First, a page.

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By Tony Webeck, Chief Queensland Correspondent‌‌, ‌‌‌

Written off in June when the loss of the best front-rower in the game was compounded by the loss of the best player in the game, no one doubted that the North Queensland Toyota Cowboys would continue to compete but history suggested wins would dry up as rapidly as the inland river systems so critical in sustaining life in the state's remote regions.

The outpouring of support after the team's 15-14 extra-time win over a Sharks team that had regularly been their nemesis paled in comparison to that which greeted the 2015 grand final winners yet in some respects seemed to mean just as much. 

In many ways this Cowboys team is a throwback to pre-JT when a rag tag bunch of locals and imports made a habit of exceeding expectations. 

Like last weekend, North Queensland are given little chance to move past the Eels and into a preliminary final on Saturday night but the players themselves say they will be energised by their incredible support back in the state's north.

"The crowd that was at the airport when we got back was amazing but I guess that just shows how much North Queenslanders love their footy," said bench forward Coen Hess.

"It was almost like we'd won the grand final.

"'Greeny' [Cowboys coach Paul Green] just encouraged us to enjoy the moment and soak it all up but he also told us that we've got three more chances to experience that same feeling so we definitely don't want to bow out now."

Prop forward Scott Bolton was a member of the 2015 team that were welcomed back in possession of the Provan-Summons trophy with a euphoria that carried throughout the entire north of the state and says the battered and bruised 2017 model of the Cowboys will continue to draw on the emotion of their supporters.

"It just carries you momentum-wise. It's almost like running back out here at your home ground," Bolton told

"Just knowing that it means so much to the community so you always use that momentum when you're doing it a bit tough out on the field.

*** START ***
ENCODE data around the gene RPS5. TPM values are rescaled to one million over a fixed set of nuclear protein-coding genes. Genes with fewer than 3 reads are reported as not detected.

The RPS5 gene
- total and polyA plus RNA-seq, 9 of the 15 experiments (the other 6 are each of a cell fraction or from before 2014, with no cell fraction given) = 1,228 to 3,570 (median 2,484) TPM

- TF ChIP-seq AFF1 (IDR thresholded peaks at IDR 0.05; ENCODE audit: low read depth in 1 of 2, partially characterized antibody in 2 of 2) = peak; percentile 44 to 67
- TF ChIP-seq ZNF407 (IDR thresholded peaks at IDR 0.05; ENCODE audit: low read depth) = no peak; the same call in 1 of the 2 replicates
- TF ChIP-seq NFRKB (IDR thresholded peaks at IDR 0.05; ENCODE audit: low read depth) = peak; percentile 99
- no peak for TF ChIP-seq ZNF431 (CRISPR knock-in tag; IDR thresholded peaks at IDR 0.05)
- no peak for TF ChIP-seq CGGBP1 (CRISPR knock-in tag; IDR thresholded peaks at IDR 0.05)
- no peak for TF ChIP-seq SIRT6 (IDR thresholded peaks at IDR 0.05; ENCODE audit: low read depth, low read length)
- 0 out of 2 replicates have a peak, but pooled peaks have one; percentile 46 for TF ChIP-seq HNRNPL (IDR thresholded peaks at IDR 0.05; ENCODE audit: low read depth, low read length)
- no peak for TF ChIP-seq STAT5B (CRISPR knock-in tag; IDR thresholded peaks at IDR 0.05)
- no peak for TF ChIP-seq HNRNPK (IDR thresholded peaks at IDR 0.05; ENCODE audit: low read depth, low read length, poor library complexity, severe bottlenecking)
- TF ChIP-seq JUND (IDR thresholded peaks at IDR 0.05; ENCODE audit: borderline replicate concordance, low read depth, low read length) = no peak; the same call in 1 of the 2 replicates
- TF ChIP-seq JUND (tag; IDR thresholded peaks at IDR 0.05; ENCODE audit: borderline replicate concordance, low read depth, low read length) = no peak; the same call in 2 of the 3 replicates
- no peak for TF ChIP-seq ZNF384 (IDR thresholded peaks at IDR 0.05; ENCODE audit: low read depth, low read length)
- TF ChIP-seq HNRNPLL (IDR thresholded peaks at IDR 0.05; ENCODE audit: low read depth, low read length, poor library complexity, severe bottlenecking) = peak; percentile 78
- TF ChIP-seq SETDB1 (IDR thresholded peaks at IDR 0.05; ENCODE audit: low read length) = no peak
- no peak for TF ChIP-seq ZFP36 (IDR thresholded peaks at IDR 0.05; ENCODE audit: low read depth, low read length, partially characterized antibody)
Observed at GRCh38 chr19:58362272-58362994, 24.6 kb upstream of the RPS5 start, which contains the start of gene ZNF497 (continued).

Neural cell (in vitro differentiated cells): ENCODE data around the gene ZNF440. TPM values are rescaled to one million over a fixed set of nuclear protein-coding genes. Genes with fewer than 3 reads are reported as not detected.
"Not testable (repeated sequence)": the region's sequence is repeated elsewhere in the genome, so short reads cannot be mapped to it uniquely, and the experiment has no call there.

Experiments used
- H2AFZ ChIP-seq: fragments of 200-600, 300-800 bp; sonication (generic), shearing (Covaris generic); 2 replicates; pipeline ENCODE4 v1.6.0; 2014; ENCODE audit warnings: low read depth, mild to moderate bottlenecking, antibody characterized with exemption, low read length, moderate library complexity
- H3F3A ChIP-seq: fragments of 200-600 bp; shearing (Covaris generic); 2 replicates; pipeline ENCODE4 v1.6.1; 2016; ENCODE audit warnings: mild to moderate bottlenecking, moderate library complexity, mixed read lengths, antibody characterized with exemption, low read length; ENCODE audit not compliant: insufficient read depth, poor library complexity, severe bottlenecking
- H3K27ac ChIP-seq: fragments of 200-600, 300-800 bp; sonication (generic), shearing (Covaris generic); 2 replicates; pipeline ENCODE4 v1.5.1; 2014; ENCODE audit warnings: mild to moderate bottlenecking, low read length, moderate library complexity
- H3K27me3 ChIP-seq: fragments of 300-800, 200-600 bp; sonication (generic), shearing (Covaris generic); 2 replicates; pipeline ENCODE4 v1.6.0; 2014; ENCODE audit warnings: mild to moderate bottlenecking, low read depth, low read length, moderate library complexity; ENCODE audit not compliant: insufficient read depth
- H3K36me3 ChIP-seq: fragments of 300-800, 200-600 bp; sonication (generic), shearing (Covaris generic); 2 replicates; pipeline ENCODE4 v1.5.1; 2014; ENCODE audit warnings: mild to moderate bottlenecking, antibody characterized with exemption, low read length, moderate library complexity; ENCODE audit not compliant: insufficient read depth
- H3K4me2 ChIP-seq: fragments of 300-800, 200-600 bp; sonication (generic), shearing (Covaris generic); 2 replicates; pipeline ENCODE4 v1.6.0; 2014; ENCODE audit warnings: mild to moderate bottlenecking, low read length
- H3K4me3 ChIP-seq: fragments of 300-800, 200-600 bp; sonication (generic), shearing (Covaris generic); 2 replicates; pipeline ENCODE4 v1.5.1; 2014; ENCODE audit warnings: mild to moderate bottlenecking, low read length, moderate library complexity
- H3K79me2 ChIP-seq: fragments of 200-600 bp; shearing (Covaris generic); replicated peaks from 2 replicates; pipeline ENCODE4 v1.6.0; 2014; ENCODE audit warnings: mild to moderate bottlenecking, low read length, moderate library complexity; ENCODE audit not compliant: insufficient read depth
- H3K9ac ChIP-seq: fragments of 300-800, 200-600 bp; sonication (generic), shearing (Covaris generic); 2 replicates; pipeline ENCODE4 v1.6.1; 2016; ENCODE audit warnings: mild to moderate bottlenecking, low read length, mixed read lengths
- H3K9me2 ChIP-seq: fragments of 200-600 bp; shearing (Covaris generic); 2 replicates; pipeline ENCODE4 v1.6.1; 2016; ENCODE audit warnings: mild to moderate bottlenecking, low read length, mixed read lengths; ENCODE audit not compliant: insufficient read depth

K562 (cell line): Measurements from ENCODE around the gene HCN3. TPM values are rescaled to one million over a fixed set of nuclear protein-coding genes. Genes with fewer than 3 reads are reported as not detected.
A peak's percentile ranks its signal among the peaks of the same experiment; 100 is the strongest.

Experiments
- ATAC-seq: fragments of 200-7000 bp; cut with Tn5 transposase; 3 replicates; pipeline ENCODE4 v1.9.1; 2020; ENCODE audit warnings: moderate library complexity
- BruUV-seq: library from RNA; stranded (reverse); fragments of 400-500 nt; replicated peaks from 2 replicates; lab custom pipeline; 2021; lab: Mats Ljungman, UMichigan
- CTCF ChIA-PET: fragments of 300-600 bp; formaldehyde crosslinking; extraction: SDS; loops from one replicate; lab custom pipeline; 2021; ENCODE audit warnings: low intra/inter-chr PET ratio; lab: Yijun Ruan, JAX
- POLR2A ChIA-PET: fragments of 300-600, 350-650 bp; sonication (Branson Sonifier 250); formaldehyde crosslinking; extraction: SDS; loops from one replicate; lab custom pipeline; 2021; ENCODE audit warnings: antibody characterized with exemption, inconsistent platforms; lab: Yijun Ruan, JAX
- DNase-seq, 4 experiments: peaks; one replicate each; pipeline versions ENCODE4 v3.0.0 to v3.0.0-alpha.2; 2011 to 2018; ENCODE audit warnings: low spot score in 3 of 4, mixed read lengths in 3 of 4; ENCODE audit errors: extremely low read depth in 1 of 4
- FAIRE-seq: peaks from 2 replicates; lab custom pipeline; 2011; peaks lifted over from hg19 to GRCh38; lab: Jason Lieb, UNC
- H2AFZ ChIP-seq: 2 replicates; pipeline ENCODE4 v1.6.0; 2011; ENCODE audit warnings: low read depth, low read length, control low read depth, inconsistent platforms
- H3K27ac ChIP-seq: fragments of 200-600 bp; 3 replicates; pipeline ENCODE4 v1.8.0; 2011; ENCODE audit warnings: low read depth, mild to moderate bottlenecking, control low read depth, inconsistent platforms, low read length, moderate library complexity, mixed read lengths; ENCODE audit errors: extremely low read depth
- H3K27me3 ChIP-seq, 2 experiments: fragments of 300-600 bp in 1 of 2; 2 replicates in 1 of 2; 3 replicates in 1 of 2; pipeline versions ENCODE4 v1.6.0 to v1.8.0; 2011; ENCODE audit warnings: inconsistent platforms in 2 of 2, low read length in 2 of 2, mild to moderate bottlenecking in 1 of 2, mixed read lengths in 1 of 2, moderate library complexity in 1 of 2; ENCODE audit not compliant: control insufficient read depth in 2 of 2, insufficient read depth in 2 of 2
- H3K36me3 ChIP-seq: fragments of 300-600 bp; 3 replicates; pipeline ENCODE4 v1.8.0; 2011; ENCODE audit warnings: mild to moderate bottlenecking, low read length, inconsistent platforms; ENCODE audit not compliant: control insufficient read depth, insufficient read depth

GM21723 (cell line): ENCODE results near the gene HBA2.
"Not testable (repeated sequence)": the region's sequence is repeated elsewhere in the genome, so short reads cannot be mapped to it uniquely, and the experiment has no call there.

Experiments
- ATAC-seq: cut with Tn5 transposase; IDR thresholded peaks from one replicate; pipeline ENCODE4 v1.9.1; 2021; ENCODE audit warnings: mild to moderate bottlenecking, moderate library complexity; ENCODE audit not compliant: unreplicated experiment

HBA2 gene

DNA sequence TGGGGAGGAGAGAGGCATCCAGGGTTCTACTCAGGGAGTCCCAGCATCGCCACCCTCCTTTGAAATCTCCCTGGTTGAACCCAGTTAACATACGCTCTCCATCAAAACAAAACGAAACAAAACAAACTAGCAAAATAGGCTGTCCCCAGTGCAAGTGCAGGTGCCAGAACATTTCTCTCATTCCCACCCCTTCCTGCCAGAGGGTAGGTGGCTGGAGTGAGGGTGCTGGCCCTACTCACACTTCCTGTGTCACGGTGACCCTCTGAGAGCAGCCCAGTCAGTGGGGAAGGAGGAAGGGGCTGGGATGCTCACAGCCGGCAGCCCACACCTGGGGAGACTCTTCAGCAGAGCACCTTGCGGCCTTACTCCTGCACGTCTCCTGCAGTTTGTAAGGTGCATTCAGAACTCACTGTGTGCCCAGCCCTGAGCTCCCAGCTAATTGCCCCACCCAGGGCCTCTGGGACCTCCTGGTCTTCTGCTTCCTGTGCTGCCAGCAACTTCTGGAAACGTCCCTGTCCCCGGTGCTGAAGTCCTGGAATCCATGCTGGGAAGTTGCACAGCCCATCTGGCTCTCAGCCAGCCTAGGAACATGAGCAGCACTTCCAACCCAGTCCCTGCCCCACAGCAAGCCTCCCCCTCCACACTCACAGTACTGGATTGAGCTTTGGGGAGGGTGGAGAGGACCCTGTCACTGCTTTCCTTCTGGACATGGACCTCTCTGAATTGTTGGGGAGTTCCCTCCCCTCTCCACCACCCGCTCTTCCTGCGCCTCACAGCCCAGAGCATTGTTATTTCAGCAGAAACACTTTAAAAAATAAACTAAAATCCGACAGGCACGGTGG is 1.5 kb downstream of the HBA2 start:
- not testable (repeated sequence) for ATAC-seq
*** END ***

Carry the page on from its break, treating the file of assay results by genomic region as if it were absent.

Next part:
"When we're leaving to go it does pick you up and help you prepare for the game on the weekend.

"It's always great to see our home fans and supporters club back there in Townsville. Win, lose or draw you can count on them being there come finals time and it's very pleasing to see them there again and sure gets us going again for this week."

Five losses in the final six weeks of the season to teams that finished inside the top eight has had the Cowboys walking a finals tightrope for the past two months, their finals berth only secured when the Bulldogs defeated the Dragons in Round 26.

While admitting being under such pressure can take a toll, powerhouse lock forward Jason Taumalolo believes it has also steeled the team to meet whatever challenges are thrown at them.

"Yeah I think it works both ways," Taumalolo said. "Obviously physically it's probably not the best, some boys tend to be a lot worse than other weeks but mentally I definitely think it's good for the boys.

"They know what it's like to play finals footy in the last month or so and to come into last week's game the boys definitely knew what was required if it was to come down to the wire.

"The boys worked a lot harder and the intensity of finals footy was there too so it's obviously good that we played those games in the last month or so." 

Compounding the injury toll at the end of a long season is a return trip to Sydney on a six-day turnaround that necessitated an adjoining flight from Brisbane on Thursday but last week's match-winner insists the occasion will provide all the energy they need to go again.

"It's an exciting time of the year," said halfback Michael Morgan.

"Whoever's picked to play is excited to play because it's semi-final footy and you work so hard to actually get here so to be here now there is that excitement… there's just a bit of a buzz and excitement around the group."

First published on as Cowboys riding high on emotion.

Acknowledgement of Country

North Queensland Cowboys respect and honour the Traditional Custodians of the land and pay our respects to their Elders past, present and future. We acknowledge the stories, traditions and living cultures of Aboriginal and Torres Strait Islander peoples on the lands we meet, gather and play on.